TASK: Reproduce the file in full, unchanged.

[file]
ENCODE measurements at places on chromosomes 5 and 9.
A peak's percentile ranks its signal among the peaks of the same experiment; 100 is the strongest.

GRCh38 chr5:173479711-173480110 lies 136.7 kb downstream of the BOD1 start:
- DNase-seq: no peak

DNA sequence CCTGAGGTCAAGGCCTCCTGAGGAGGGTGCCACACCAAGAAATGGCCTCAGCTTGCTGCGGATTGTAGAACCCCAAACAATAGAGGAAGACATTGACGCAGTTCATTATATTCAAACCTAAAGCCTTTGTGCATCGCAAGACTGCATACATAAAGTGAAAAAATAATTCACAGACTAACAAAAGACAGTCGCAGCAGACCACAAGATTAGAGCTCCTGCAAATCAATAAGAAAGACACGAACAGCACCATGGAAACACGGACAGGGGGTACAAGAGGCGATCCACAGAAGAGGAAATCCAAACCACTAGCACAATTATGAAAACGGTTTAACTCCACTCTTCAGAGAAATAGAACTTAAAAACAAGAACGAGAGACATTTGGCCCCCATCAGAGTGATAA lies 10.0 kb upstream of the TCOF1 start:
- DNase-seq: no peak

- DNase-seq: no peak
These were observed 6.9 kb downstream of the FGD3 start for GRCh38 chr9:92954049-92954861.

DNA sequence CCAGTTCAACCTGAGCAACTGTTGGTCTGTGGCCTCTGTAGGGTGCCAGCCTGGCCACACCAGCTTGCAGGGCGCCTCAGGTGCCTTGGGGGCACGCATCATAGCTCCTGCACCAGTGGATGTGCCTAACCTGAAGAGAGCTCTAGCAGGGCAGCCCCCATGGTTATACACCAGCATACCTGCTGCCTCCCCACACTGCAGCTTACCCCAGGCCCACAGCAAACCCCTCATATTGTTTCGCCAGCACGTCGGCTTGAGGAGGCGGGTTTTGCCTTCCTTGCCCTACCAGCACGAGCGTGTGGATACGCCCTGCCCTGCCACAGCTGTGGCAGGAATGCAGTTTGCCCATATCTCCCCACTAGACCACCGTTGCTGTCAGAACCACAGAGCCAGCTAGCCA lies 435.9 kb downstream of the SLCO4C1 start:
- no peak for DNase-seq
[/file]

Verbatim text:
ENCODE measurements at places on chromosomes 5 and 9.
A peak's percentile ranks its signal among the peaks of the same experiment; 100 is the strongest.

GRCh38 chr5:173479711-173480110 lies 136.7 kb downstream of the BOD1 start:
- DNase-seq: no peak

DNA sequence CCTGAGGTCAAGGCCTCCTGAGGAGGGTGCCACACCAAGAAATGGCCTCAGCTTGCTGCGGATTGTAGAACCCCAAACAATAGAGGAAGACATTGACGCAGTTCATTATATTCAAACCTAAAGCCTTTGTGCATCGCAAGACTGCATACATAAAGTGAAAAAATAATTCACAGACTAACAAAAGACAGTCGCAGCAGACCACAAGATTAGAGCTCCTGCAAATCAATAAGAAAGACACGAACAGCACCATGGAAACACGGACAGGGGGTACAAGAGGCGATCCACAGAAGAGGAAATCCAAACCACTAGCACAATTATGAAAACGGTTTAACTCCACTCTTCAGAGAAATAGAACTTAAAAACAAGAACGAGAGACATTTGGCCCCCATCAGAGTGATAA lies 10.0 kb upstream of the TCOF1 start:
- DNase-seq: no peak

- DNase-seq: no peak
These were observed 6.9 kb downstream of the FGD3 start for GRCh38 chr9:92954049-92954861.

DNA sequence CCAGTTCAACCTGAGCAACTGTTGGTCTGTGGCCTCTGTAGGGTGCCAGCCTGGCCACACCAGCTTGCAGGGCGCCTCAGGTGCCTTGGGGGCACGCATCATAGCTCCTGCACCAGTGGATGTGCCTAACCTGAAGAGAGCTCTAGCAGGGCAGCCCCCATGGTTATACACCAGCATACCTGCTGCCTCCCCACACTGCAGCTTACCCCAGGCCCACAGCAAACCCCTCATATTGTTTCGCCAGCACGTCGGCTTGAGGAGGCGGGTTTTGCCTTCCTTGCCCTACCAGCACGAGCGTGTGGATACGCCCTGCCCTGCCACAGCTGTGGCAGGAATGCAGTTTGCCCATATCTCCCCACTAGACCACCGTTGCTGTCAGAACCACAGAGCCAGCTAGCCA lies 435.9 kb downstream of the SLCO4C1 start:
- no peak for DNase-seq